Four years ago, David Bowman, a professor of pyrogeography and fire science at the University of Tasmania, wrote in an article that went viral that Australians should reconsider the summer holiday — maybe rearranging the calendar to reschedule the peak holiday period to March or April instead of December or January, to avoid people flocking to national parks and forests during peak fire season and creating more work for firefighters. The idea might seem absurd, he wrote, but “things that once seemed absurd will now need serious consideration.”
He raised this idea again recently when I spoke to him about the summer ahead. “The holidays are going to be terrible,” he said. “I’m quite convinced there’ll be closures of national parks.”
This was one example of how, facing down a future of increasingly extreme weather conditions driven by climate change, we’ll need large-scale reconsiderations of the way we live, he said.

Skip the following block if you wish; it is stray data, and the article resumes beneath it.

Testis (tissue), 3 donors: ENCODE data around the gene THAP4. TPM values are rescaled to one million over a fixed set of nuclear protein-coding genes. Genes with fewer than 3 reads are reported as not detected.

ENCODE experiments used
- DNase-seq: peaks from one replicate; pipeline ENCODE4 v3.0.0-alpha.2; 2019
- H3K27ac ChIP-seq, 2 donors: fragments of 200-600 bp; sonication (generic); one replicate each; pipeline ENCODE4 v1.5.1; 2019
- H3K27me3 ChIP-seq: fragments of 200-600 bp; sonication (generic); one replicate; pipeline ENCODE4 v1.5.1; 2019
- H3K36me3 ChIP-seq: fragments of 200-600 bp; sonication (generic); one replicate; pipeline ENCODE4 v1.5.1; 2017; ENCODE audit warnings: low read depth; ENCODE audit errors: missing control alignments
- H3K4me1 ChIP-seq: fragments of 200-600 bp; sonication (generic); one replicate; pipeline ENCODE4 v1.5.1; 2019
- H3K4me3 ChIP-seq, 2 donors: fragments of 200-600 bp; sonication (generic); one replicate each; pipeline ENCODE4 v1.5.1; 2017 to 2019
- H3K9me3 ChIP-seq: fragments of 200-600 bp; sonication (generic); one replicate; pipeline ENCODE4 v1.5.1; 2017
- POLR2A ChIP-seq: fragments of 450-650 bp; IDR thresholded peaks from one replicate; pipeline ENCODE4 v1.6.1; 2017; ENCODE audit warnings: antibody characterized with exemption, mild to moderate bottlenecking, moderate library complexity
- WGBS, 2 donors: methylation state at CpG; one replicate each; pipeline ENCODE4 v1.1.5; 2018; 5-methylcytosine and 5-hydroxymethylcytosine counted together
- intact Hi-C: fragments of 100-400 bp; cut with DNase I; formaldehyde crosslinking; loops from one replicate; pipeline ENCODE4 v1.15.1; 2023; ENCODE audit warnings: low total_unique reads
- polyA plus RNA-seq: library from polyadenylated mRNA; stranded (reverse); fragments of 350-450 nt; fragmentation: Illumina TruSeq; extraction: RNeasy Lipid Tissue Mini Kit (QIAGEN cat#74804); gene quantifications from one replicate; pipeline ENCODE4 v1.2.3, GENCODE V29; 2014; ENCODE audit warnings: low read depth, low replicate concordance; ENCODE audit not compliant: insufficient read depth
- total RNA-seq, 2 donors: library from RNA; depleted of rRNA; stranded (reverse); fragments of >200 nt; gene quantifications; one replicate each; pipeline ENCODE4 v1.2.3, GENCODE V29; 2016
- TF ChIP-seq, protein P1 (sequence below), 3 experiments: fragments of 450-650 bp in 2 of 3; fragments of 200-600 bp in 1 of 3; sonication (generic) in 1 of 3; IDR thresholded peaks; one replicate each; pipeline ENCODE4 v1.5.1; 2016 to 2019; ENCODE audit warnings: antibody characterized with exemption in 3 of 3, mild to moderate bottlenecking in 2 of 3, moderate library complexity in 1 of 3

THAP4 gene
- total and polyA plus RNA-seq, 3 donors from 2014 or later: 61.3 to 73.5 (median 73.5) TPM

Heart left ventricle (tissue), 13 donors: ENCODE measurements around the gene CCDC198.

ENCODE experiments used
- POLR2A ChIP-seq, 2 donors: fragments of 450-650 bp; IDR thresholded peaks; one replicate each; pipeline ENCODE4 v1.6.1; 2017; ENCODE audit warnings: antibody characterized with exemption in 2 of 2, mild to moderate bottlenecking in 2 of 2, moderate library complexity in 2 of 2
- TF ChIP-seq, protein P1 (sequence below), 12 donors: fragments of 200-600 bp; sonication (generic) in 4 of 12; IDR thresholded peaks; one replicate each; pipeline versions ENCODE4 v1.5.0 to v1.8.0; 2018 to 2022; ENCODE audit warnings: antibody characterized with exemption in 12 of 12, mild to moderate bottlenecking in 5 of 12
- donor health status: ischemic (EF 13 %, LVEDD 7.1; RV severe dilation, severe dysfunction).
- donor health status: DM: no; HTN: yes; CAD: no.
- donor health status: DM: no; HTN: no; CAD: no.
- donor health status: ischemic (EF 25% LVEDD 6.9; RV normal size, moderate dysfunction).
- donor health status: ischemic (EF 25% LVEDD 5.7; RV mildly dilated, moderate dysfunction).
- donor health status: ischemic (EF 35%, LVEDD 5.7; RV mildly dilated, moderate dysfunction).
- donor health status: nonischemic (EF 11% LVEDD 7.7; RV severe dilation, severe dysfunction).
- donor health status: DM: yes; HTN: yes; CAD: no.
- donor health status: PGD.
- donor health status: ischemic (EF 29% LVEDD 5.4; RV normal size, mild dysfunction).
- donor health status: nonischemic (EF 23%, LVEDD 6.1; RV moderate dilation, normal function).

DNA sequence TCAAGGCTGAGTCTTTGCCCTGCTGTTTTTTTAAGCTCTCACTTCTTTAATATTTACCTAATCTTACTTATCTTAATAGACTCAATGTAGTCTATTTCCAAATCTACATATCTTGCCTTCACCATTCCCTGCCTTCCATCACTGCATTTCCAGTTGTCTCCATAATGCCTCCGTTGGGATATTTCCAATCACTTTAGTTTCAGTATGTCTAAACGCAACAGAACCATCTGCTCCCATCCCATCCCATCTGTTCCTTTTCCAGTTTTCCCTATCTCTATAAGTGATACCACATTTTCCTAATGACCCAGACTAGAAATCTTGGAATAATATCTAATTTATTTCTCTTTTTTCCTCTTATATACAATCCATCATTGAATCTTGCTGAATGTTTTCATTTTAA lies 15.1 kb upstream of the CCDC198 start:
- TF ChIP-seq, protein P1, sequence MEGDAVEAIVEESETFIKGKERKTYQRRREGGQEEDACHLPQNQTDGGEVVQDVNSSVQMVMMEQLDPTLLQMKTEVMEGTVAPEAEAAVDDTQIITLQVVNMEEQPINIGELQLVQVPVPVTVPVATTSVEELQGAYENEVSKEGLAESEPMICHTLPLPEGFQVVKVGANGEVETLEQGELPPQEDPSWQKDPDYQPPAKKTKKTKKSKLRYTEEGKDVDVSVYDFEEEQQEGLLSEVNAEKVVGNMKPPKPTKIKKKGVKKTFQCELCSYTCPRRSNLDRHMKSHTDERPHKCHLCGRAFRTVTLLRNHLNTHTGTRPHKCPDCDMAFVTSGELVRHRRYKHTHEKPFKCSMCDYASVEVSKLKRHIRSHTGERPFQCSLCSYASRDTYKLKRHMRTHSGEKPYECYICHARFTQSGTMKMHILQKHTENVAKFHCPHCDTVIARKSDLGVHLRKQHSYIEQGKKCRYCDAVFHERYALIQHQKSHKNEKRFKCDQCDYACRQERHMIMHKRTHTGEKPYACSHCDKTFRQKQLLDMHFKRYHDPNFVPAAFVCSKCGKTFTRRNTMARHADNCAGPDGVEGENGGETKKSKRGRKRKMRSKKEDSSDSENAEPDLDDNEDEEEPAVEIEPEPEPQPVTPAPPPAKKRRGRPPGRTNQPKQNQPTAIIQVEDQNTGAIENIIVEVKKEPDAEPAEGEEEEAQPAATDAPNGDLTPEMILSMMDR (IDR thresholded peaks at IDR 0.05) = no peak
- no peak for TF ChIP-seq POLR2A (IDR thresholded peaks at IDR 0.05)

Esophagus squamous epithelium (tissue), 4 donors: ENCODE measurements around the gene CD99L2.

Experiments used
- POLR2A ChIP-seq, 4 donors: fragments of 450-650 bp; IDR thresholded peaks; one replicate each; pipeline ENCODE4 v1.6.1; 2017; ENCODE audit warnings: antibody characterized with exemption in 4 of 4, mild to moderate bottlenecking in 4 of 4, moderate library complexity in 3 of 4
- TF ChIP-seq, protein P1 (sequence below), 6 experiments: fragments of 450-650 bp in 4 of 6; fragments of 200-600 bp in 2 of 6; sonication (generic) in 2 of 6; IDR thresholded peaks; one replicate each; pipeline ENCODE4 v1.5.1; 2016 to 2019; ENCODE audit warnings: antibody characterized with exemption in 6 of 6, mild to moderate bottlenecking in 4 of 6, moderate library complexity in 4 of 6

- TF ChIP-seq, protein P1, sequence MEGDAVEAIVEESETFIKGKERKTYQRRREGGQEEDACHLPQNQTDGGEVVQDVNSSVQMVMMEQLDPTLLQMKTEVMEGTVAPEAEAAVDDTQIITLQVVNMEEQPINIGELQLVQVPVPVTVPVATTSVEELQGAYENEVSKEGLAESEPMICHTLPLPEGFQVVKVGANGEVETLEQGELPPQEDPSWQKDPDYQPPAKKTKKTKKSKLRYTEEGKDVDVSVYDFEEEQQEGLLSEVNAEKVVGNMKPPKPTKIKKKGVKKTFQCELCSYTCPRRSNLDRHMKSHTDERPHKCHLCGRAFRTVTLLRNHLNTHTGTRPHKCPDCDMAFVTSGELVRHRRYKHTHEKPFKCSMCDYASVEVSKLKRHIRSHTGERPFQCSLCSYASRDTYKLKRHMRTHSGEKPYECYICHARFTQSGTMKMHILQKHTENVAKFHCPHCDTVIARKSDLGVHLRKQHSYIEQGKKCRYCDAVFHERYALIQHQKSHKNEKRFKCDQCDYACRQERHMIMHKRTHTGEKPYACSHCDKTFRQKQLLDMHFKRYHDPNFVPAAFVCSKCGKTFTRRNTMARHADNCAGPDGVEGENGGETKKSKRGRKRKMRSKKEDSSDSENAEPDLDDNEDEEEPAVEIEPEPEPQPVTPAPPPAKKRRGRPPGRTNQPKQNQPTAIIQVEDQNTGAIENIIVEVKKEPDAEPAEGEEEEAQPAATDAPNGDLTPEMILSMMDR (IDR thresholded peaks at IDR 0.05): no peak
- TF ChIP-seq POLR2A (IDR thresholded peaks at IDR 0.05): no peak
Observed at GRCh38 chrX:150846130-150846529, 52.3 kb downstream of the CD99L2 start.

With that in mind, I wanted to turn the question over to our readers in Australia: How are you feeling about and planning for a summer of fire and smoke?
What are you doing differently? Are you making changes to the way you live, or how you plan to spend the holiday because of fires in the past or future? What are some of the preparations you’re seeing among your neighbors or in your community? What do you love about Australian summers — and how do you think they’re changing because of fire risk?
Write to us at [email protected]. Please be as detailed as you can — anecdotes are always better than general comments — and include your contact details if you’re happy for us to follow up with you, or to potentially have your experience included in an article.
Now for our stories of the week:
Australia and New Zealand
Biden Keeps Australia’s Dinner Low-Key at a Moment of Global Turmoil. Before the state dinner was over, President Biden had stepped out for a briefing on a mass shooting in Maine and to call lawmakers in the state. He left shortly after 10 p.m.
At the Australian State Dinner, Jill Biden Stays Neutral. The first lady wore a dress by designer Reem Acra.
The Full Guest List for Biden’s State Dinner With Australia. The Bidens invited more than 300 guests, including business leaders, musicians, athletes and prominent Australian Americans.